Bakersfield’s single-family housing market is on the upswing, say local real estate professionals, and there appears to be hard evidence to back up their bump in optimism.
Local appraiser Gary Crabtree, who for years has produced a monthly, subscriber-only report designed for real estate professionals, said several factors are pointing toward a positive trend beyond the cyclical upswing typically seen in the spring and summer months.
“Unsold inventory is declining,” Crabtree said. “That’s a good thing. It means we’re moving more toward a seller’s market.”
The drop in supply has lowered the unsold inventory in March to only about two months’ worth, down 21 percent from the previous March.
Crabtree views the tightening in the market as a good thing, especially coupled as it is with a 3.3 percent year-over-year increase in closed existing sales, increasing from 544 in March of last year to 562 last month.
Linda Jay, CEO of the Bakersfield Association of Realtors, doesn’t disagree, but noted that when unsold inventory drops that low, competition among sales associates must surely increase.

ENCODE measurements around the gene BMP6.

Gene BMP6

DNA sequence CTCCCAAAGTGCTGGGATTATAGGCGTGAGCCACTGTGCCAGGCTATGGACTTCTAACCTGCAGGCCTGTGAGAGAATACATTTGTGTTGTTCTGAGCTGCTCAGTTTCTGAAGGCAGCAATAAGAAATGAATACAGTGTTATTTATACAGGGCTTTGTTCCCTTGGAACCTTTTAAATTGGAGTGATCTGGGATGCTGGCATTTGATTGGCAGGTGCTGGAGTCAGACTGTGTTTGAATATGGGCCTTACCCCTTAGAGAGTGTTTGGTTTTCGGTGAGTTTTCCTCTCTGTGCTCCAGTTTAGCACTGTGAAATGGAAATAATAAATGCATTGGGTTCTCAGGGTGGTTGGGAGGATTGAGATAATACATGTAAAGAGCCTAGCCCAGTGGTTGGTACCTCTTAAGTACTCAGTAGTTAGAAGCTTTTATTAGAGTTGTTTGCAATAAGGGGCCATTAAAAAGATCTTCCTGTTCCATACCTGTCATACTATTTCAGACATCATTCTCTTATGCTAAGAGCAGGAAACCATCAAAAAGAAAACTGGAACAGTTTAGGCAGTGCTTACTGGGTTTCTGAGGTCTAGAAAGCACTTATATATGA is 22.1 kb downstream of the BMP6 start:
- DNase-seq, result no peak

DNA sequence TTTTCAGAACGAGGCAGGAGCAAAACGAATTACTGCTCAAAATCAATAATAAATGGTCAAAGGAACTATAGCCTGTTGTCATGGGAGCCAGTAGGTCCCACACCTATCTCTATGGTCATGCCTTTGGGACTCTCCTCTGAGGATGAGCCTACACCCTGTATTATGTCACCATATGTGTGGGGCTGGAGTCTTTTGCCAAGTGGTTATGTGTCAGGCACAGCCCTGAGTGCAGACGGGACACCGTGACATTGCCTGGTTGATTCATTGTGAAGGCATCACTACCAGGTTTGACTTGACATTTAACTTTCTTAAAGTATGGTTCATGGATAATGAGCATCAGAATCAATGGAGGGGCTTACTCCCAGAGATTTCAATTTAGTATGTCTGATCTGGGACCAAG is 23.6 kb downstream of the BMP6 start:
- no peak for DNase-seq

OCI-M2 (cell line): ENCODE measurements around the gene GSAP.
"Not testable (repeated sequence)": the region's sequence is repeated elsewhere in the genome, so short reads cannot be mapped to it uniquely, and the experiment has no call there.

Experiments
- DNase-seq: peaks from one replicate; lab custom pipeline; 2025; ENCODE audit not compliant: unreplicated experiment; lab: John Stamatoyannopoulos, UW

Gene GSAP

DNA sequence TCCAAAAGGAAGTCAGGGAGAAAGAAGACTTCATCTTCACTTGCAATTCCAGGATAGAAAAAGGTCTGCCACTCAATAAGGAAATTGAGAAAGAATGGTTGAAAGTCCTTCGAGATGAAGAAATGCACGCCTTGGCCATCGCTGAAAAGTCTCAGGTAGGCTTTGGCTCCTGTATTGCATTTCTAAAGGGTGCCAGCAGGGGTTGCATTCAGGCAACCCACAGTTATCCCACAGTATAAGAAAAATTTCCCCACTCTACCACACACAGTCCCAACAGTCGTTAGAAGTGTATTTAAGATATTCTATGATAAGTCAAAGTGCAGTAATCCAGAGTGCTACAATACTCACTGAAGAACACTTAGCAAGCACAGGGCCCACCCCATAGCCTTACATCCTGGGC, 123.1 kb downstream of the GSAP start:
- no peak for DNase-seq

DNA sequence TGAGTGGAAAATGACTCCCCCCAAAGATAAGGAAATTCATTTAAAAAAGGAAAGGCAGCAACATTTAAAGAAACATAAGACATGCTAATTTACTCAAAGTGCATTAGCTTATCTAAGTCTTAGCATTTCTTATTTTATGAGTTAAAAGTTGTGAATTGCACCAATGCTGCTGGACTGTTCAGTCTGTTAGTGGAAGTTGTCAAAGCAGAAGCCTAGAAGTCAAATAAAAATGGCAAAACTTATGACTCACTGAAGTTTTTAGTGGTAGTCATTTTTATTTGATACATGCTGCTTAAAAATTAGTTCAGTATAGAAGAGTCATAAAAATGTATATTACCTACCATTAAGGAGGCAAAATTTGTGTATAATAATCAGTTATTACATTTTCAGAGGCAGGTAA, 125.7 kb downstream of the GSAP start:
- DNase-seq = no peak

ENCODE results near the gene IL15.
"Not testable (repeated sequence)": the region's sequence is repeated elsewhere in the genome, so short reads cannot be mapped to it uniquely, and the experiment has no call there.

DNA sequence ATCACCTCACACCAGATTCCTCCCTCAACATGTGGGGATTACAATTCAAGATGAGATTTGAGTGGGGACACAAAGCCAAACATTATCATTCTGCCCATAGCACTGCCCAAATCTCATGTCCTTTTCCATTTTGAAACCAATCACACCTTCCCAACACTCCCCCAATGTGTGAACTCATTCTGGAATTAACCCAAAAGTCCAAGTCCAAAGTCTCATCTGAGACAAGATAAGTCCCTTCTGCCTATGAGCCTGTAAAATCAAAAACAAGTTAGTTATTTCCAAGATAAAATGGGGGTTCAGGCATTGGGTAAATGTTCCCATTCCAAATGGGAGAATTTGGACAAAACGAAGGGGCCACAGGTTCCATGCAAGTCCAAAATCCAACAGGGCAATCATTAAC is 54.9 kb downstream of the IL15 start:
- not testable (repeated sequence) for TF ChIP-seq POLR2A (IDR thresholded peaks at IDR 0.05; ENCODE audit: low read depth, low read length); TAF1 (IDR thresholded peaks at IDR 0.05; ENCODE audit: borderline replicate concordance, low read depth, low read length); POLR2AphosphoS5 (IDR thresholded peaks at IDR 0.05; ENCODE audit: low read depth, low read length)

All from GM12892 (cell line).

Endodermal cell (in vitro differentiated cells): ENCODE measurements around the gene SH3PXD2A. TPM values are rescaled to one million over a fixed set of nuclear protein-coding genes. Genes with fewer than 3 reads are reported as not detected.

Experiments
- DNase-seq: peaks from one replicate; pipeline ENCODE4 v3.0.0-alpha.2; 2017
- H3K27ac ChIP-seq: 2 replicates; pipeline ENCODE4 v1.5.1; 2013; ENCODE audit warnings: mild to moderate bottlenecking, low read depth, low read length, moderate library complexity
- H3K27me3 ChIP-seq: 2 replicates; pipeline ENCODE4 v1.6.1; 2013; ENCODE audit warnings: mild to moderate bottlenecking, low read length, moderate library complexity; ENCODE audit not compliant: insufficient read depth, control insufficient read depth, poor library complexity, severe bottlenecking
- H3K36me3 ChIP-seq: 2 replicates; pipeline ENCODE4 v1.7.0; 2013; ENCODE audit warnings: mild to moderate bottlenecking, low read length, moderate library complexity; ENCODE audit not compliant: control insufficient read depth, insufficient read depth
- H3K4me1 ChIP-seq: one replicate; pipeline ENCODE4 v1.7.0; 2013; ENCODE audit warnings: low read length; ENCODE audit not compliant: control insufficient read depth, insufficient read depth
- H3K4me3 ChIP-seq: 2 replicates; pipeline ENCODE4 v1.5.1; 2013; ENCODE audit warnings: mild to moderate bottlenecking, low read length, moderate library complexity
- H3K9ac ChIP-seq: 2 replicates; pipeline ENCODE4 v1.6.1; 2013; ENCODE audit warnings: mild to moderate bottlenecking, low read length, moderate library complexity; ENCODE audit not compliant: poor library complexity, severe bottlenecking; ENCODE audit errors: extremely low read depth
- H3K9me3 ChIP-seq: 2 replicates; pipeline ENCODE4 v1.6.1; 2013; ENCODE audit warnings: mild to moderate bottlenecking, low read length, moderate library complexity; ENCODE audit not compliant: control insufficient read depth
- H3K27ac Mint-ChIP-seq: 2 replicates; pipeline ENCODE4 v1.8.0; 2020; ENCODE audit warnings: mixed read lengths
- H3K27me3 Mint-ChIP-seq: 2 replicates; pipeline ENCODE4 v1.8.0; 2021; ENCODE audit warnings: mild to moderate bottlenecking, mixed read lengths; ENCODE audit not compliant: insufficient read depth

Nevertheless, she said, there’s a perception among local Realtors that the market is improving.
“From the standpoint of our members, people are very optimistic, the buyers are optimistic,” she said.
Some of the improvements in the market have been driven by new home construction.
“We’ve had a pent-up demand for years,” she said.
Areas of the city where the action is hottest include the northeast, where construction has been completed on Fairfax Road and Morning Drive. Some areas in the city’s southwest are also seeing a burst of new home construction.
“There’s a misconception that real estate agents don’t represent new construction. We do a lot of new construction,” said Jon Busby, a broker-associate with Miramar International Mill Rock.
Busby said Crabtree’s assessment is “spot-on,” but noted that while home sales are brisk, once the price tops $300,000, demand tapers off. He attributes that phenomenon, at least in part, to layoffs and transfers of higher-earning employees in the oil industry following the downturn in oil prices.
Busby reads the numbers as welcome evidence that residential real estate is coming back healthy, but he’s not popping champagne corks just yet.
Median closing prices are up, while the number of days homes typically remain on the market continues to decline, Crabtree said, as more buyers enter the market to compete for a decreased supply.
“There appears to be a buying frenzy taking place with numerous properties receiving multiple offers with the highest and best offers asking for no concessions,” Crabtree wrote in his preliminary report for March. “It’s my opinion that that this phenomenon is being caused by increased optimism regarding the economy along with a small panic caused by increasing interest rates.”